The Chinese yuan has hit a post-revaluation high against the US dollar.
US critics say Chinese exports are too cheap
It closed at 8.0214 on Monday and has now risen 1.1% against the dollar since being revalued by 2.1% last year.
It follows the visit of two US senators who came to study the value of the yuan and its impact on US-Chinese trade.
They are proposing a bill to impose tariffs of up to 27.5% on some Chinese goods unless Beijing moves to free up its currency.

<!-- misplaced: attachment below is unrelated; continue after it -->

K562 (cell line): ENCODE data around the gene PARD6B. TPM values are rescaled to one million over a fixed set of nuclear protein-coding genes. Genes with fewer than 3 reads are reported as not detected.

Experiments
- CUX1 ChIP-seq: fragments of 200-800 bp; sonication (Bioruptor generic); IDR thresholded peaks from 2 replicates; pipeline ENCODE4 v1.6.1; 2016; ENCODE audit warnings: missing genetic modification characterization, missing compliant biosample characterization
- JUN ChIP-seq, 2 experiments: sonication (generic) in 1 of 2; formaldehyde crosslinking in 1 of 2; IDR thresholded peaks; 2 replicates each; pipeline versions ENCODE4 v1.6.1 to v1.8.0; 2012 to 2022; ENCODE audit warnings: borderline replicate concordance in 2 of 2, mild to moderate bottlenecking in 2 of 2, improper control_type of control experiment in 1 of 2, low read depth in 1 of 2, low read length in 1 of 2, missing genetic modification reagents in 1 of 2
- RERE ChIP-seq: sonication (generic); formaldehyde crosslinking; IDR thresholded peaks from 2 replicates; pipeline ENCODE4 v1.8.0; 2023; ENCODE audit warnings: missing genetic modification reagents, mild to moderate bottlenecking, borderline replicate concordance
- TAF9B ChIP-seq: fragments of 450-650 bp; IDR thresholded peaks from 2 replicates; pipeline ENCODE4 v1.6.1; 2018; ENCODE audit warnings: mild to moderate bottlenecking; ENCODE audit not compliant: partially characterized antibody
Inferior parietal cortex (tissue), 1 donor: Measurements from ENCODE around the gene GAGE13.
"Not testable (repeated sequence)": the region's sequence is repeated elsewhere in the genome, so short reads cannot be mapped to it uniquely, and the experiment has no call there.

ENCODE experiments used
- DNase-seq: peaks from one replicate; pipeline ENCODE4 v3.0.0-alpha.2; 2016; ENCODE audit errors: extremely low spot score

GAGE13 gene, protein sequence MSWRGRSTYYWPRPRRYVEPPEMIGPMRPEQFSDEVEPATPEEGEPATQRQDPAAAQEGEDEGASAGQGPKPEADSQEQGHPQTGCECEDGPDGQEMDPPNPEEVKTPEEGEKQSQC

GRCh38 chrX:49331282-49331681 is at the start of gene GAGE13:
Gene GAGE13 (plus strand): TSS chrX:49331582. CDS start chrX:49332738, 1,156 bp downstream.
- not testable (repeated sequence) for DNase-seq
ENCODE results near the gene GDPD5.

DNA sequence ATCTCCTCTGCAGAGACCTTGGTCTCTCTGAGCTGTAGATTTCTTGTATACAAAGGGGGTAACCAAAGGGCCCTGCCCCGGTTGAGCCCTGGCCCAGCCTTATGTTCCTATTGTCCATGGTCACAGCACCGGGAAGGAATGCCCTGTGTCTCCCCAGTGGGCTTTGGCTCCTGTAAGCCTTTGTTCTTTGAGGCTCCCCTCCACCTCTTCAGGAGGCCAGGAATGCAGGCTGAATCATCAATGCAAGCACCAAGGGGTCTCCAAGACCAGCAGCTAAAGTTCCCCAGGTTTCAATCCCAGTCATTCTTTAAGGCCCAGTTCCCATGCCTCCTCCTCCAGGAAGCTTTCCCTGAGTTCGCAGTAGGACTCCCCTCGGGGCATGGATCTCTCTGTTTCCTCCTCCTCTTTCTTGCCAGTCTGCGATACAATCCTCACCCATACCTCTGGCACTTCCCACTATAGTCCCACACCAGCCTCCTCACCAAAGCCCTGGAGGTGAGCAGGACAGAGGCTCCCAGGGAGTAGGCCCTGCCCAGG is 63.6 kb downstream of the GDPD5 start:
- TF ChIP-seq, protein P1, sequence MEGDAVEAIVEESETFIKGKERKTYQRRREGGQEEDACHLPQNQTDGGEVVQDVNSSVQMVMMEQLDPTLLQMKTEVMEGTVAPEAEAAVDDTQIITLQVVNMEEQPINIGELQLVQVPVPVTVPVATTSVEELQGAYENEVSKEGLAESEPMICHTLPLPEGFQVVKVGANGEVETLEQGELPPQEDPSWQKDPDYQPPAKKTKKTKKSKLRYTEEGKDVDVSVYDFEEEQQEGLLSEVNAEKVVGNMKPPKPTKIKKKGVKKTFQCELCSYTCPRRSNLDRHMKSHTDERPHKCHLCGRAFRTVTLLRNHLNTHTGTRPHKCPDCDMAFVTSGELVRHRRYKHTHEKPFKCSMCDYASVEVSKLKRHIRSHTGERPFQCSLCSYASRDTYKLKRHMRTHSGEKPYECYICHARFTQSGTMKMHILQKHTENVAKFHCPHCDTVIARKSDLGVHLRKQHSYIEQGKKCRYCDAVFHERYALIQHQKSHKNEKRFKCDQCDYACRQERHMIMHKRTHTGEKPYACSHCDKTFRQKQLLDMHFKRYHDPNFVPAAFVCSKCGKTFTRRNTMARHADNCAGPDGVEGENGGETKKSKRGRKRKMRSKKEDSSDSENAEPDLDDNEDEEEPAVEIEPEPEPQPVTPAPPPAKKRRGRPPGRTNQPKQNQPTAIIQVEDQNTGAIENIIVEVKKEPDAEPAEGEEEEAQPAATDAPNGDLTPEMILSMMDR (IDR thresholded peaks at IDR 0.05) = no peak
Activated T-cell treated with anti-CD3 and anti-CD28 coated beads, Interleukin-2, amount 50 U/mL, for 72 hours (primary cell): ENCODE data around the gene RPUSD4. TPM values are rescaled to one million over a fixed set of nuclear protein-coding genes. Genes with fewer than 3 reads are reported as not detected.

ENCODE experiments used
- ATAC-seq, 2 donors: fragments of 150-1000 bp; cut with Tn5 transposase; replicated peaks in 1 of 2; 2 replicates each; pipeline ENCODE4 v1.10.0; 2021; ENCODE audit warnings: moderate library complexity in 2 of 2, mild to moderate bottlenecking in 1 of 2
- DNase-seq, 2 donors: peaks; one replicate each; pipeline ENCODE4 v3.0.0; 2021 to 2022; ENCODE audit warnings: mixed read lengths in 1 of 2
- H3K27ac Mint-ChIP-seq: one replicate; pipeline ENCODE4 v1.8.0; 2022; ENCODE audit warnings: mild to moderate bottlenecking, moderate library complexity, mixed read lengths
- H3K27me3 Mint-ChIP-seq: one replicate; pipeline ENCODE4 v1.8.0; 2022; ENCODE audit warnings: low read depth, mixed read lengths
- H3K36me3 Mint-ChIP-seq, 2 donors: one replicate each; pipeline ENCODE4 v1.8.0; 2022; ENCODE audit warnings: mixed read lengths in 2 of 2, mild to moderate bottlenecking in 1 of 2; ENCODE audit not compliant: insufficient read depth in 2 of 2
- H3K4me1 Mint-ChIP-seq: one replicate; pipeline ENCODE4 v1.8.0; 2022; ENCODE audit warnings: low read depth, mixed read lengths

A crucial vote on the issue is scheduled to take place in the US Senate on Friday.
Some US politicians and manufacturers believe the yuan is undervalued by 15-40% against the dollar.
They say this makes Chinese exports artificially cheap and led to the huge $202bn (£116bn) trade deficit the US had with China in 2005.
China has ruled out another revaluation since raising the yuan's value last July.
Prior to that, the currency had been fixed at 8.28 yuan to the US dollar for 10 years.
The yuan is allowed to rise or fall by 0.3% each day, from a mid-point set by China's central bank.